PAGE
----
First, this creates a new page table (eventually ends up in TTBR0_EL1), and adds identity mappings for Kernel, KernelLdr, and the Page Table region to it.

    // Create new KInitialPageTable
    KInitialPageTable ttbr0_page_table(allocator);

    // Maps kernel with RWX identity mapping.
    attribute = 0x40000000000708;
    ttbr0_page_table.Map(kernel_base, kernel_size, kernel_base, &attribute, allocator);

    // Maps kernel loader with RWX identity mapping.
    attribute = 0x40000000000708;
    ttbr0_page_table.Map(__start, __end - __start, __start, &attribute, allocator);

    // Maps page table region with RW- identity mapping.
    attribute = 0x60000000000708;
    ttbr0_page_table.Map(page_tables_base, page_tables_size, page_tables_base, &attribute, allocator);

Next, this sets some system registers.

    // Set TTBR0/TTBR1 with initial page tables.
    TTBR0_EL1 = ttbr0_page_table.GetL1Table();
    TTBR1_EL1 = ttbr1_page_table->GetL1Table();
    // Configure MAIR, TCR. TODO: Document here what bits these are.
    MAIR_EL1 = 0x44FF0400;
    TCR_EL1  = 0x11B5193519;

    // Check what CPU we're running on to configure CPUECTLR, CPUACTLR appropriately.
    manufacture_id = MIDR_EL1;
    implementer = manufacturer_id >> 24) & 0xFF;
    // 9.0.0+: Save X19-X30 + SP, save context struct in TPIDR_EL1.

    if (implementer == 0x41) {
        // Implementer ID is 0x41 (ARM Limited).
        architecture = (manufacture_id >> 4)  & 0x0FFF;
        hw_variant   = (manufacture_id >> 20) & 0xF;
        hw_revision  = (manufacture_id >> 0)  & 0xF;
        if (architecture == 0xD07) {
            // Architecture is 0xD07 (Cortex-A57).
            cpuactlr_value = 0x1000000;    // Non-cacheable load forwarding enabled
            cpuectlr_value = 0x1B00000040; // TODO: What is this?
            if (hw_variant == 0 || (hw_variant == 1 && hw_revision <= 1)) {
                // If supported, disable load-pass DMB.
                cpuactlr_value |= 0x800000000000000;
            CPUACTLR_EL1 = cpuactlr_value;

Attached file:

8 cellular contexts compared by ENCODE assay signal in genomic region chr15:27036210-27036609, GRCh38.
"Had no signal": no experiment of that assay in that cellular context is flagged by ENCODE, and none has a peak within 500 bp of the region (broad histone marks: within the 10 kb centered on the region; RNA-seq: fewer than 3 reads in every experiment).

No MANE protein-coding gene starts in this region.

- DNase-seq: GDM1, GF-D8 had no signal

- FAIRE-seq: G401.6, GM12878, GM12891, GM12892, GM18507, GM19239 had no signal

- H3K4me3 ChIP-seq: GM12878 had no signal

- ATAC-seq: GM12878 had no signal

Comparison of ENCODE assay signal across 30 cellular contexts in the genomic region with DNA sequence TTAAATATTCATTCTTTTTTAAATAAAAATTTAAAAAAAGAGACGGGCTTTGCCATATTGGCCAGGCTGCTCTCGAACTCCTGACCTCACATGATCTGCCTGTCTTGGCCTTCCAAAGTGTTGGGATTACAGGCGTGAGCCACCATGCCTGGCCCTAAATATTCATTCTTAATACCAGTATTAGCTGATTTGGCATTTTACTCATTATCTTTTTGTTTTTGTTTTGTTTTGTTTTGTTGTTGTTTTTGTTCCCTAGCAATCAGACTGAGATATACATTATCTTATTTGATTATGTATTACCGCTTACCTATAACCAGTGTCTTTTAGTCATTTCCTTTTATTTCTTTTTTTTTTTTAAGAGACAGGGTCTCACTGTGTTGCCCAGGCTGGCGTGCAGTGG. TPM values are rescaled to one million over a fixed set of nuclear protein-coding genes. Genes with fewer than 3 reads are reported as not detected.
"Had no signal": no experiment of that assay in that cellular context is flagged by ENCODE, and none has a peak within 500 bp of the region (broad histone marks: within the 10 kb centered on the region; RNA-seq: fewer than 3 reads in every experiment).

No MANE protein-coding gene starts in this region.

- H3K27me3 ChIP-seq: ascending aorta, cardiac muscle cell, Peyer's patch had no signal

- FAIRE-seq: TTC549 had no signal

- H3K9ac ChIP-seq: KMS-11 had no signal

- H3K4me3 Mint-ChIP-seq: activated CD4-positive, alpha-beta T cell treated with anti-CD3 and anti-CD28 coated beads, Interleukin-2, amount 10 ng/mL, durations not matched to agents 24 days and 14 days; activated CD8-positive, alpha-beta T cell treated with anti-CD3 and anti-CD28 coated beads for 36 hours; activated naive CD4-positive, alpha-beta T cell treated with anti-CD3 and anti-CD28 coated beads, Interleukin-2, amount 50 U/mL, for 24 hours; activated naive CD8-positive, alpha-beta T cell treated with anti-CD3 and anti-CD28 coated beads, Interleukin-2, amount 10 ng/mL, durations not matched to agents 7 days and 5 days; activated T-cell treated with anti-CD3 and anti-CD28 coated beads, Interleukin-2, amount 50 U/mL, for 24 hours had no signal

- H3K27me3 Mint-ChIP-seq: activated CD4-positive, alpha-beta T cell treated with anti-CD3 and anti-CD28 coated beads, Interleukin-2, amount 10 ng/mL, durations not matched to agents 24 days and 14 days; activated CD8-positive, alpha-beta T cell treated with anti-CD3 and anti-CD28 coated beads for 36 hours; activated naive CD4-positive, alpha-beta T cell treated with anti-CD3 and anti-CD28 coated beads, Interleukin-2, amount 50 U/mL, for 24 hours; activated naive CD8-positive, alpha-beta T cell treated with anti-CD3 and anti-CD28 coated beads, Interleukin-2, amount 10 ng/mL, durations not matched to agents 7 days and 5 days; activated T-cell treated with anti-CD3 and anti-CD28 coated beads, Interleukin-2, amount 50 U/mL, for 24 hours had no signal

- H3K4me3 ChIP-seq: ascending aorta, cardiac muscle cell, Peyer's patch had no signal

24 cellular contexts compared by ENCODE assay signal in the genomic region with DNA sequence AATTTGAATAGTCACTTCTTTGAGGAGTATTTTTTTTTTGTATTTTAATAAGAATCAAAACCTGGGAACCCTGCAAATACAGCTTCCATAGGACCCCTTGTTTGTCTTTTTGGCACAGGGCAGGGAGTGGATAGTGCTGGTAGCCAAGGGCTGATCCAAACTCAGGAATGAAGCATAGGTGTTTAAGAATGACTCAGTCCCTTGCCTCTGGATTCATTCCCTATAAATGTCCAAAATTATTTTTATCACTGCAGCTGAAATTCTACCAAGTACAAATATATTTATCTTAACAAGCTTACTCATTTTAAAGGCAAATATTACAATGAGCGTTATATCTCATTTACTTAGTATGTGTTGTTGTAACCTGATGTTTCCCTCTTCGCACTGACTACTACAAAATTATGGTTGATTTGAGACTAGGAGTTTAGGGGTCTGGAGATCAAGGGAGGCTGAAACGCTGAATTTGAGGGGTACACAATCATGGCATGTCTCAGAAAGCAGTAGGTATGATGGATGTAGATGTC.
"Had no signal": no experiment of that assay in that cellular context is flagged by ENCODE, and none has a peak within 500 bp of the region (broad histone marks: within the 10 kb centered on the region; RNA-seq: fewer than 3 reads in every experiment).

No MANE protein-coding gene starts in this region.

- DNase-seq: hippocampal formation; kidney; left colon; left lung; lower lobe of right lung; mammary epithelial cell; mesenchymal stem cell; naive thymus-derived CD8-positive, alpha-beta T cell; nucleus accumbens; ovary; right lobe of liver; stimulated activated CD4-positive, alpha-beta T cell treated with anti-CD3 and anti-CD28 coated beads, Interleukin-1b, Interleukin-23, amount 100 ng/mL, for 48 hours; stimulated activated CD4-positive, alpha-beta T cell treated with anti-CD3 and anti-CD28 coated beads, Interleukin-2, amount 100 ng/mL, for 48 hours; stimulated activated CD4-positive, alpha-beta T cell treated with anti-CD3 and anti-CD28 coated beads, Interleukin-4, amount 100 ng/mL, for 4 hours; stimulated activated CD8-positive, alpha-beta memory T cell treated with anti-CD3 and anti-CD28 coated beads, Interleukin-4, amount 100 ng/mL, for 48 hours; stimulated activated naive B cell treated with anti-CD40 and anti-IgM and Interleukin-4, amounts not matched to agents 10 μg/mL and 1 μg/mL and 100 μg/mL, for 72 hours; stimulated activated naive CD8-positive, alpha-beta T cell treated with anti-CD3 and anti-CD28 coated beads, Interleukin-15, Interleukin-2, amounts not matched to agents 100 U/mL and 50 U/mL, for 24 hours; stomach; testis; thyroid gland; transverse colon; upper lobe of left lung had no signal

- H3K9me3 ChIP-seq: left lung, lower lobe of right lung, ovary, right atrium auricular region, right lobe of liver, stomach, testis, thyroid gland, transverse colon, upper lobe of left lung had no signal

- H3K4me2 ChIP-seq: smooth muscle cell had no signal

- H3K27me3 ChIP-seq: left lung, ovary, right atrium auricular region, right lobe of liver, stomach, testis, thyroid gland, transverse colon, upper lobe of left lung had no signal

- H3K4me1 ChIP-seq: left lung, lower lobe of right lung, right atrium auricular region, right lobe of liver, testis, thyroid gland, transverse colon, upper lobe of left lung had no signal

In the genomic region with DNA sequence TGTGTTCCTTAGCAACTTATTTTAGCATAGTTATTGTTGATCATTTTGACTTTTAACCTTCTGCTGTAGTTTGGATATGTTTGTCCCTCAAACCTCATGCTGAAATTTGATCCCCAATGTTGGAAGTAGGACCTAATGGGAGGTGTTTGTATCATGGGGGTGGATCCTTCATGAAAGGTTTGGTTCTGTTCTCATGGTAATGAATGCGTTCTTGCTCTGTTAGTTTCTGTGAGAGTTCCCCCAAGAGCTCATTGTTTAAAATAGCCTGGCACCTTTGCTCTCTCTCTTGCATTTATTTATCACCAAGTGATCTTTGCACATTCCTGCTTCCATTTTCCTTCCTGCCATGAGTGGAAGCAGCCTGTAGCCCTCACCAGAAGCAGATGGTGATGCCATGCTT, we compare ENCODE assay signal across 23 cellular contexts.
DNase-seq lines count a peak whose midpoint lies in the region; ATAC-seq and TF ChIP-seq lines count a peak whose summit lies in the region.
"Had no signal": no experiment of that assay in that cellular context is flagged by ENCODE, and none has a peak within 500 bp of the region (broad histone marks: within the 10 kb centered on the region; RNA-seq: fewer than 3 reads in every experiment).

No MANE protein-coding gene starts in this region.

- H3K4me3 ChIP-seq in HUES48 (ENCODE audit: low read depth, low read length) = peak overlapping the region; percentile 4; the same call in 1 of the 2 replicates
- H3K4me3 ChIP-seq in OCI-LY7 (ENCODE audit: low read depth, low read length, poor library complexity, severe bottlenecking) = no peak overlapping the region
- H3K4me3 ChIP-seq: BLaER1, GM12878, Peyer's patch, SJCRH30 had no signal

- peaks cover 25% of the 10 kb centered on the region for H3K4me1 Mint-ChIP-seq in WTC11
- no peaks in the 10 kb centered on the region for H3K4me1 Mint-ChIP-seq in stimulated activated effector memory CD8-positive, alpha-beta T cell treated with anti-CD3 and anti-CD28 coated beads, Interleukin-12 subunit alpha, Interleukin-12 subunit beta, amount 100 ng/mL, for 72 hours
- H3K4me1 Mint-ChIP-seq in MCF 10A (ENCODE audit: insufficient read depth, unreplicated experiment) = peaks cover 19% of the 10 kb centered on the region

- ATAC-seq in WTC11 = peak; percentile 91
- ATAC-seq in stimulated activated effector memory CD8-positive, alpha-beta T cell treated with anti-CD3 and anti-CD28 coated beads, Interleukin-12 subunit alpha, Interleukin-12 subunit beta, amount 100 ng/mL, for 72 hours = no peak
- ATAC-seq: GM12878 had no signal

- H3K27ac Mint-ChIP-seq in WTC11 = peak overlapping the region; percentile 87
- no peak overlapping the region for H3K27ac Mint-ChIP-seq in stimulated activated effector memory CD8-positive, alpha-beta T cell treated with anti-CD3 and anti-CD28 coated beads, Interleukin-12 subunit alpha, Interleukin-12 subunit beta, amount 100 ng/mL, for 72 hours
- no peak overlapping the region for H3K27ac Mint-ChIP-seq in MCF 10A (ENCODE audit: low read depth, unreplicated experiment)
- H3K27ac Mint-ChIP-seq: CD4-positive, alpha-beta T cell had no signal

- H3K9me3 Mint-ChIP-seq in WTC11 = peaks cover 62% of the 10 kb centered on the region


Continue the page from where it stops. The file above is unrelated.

if (CPUECTLR_EL1 != cpuectlr_value) {
                CPUECTLR_EL1 = cpuectlr_value;
        } else if (architecture == 0xD03) { // 9.0.0+
            // Architecture is 0xD03 (Cortex-A53).
            cpuactlr_value = 0x90CA000; // TODO: What is this?
            cpuectlr_value = 0x40;      // TODO: What is this?
            if (hw_variant != 0 || (hw_variant == 0 && hw_revision > 2)) {
                // TODO: What is this?
                cpuactlr_value |= 0x100000000000;
            CPUACTLR_EL1 = cpuactlr_value;
            if (CPUECTLR_EL1 != cpuectlr_value) {
                CPUECTLR_EL1 = cpuectlr_value;

    // 9.0.0+: Verify that TPIDR_EL1 is still set.

Next, the cache is flushed, to ensure that page tables will be successfully read once the MMU is enabled.


Finally, SCTLR is written to, enabling the MMU.

    SCTLR_EL1 = 0x34D5D925;


This retrieves memory layout information from the secure monitor, and adjusts the kernel's physical location if necessary.

    adjusted_kernel_base = KernelLdr_GetAdjustedKernelPhysicalBase(*p_kernel_base);

    if (adjusted_kernel_base != *p_kernel_base) {
        // Copy data to adjusted destination
        memmove(adjusted_kernel_base, *p_kernel_base, (*p_kernel_map)->data_end_offset);

        // Adjust pointers.
        kernel_base_diff = adjusted_kernel_base - *p_kernel_base;
        *p_kernel_base = (uintptr_t)*p_kernel_base + kernel_base_diff;
        *p_kernel_map  = (uintptr_t)*p_kernel_map  + kernel_base_diff;


This sees how much more memory is available than expected, and relocates the kernel accordingly.

Note: Panic (infloop) happens on any smc call error, this isn't depicted in pseudocode for brevity reasons.

    // Gets DRAM size information from Memory Controller
    dram_size_from_mc = (smc_read_write_register(MC_EMEM_CFG, 0, 0) & 0x3FFF) << 20;
    // Gets DRAM size information from Secure Monitor KernelConfiguration
    memory_type = (smc_get_config(ConfigItem_KernelConfiguration) >> 16) & 3;
    switch (memory_type) {
        case MemoryType_4GB: // 0
            dram_size_from_kernel_cfg = 0x100000000;
        case MemoryType_6GB: // 1
            dram_size_from_kernel_cfg = 0x180000000;
        case MemoryType_8GB: // 2
            dram_size_from_kernel_cfg = 0x200000000;
    // On normal systems, these should be equal (and kernel will not be relocated).
    if (dram_size_from_mc < 2 * dram_size_from_kernel_cfg) {